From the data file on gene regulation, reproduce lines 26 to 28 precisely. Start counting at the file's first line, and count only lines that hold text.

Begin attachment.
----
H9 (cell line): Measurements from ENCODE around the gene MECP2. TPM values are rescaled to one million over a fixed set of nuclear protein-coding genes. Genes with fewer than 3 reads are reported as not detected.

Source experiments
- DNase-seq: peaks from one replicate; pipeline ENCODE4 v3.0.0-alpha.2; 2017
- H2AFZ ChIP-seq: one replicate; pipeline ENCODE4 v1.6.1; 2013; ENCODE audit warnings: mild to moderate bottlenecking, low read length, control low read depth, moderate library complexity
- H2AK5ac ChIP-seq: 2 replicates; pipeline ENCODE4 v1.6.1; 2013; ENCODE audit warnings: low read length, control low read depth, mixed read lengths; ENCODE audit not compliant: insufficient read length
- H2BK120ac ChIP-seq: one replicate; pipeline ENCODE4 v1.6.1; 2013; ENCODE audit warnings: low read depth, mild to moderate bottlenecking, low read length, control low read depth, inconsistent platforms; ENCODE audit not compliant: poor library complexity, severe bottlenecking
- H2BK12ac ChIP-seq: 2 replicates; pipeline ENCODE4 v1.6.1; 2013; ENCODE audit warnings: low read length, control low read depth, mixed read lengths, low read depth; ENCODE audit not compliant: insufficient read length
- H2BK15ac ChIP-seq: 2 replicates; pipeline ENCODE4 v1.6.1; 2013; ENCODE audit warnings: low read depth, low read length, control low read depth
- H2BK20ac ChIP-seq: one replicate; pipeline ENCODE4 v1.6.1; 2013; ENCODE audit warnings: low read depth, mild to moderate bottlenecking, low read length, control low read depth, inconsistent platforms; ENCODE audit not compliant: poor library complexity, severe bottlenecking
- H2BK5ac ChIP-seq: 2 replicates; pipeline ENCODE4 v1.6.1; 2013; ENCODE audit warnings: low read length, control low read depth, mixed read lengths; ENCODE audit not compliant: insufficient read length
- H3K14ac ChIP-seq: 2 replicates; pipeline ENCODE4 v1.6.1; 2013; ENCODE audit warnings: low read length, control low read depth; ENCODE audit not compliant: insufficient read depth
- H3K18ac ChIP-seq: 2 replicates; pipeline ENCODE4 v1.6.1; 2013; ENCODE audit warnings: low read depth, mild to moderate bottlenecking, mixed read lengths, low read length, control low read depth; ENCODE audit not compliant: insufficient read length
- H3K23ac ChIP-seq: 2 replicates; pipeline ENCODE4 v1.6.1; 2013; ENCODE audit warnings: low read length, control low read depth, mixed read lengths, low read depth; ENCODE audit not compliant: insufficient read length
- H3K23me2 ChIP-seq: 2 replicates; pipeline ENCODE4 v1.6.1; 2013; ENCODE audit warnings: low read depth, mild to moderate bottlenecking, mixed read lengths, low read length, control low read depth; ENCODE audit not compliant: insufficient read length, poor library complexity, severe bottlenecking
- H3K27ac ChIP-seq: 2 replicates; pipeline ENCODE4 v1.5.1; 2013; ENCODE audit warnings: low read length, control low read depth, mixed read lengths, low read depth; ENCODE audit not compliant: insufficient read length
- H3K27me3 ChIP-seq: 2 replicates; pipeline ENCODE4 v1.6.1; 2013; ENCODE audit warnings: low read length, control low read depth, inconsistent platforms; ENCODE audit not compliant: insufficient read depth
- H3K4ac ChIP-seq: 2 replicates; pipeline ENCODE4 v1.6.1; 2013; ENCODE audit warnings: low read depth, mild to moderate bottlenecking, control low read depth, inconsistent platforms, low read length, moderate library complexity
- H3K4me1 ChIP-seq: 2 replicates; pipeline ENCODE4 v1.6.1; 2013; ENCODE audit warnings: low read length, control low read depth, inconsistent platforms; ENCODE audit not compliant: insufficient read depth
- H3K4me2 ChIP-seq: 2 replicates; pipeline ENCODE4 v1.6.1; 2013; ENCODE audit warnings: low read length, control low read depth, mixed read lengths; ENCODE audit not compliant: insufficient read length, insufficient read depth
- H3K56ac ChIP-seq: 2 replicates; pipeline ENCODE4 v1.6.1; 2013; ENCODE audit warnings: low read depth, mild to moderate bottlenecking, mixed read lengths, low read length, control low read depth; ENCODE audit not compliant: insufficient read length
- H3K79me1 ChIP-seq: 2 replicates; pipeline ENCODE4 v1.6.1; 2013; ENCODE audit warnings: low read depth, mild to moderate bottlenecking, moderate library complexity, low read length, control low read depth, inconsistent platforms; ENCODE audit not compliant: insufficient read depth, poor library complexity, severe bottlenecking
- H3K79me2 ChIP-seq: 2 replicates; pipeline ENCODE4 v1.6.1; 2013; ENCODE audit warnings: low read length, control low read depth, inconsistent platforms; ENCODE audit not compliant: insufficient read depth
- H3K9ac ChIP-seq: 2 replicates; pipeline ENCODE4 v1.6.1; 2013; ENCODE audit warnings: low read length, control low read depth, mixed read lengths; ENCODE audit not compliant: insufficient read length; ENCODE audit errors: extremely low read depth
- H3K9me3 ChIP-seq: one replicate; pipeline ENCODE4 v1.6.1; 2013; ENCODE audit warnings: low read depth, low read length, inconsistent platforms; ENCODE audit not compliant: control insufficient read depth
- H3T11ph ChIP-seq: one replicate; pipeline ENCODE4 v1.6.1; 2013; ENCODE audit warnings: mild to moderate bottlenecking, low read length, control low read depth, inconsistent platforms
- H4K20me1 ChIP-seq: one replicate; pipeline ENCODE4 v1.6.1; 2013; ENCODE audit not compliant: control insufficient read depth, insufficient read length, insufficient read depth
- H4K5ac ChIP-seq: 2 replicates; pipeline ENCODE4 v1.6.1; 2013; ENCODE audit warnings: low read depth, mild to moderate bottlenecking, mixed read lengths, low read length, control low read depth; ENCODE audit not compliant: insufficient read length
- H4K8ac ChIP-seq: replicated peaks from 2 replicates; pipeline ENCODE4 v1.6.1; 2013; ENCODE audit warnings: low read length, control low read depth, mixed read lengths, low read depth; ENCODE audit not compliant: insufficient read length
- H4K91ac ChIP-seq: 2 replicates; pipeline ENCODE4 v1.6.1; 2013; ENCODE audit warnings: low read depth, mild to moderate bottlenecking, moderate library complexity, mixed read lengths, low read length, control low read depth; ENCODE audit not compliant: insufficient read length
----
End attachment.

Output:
- H4K20me1 ChIP-seq: one replicate; pipeline ENCODE4 v1.6.1; 2013; ENCODE audit not compliant: control insufficient read depth, insufficient read length, insufficient read depth
- H4K5ac ChIP-seq: 2 replicates; pipeline ENCODE4 v1.6.1; 2013; ENCODE audit warnings: low read depth, mild to moderate bottlenecking, mixed read lengths, low read length, control low read depth; ENCODE audit not compliant: insufficient read length
- H4K8ac ChIP-seq: replicated peaks from 2 replicates; pipeline ENCODE4 v1.6.1; 2013; ENCODE audit warnings: low read length, control low read depth, mixed read lengths, low read depth; ENCODE audit not compliant: insufficient read length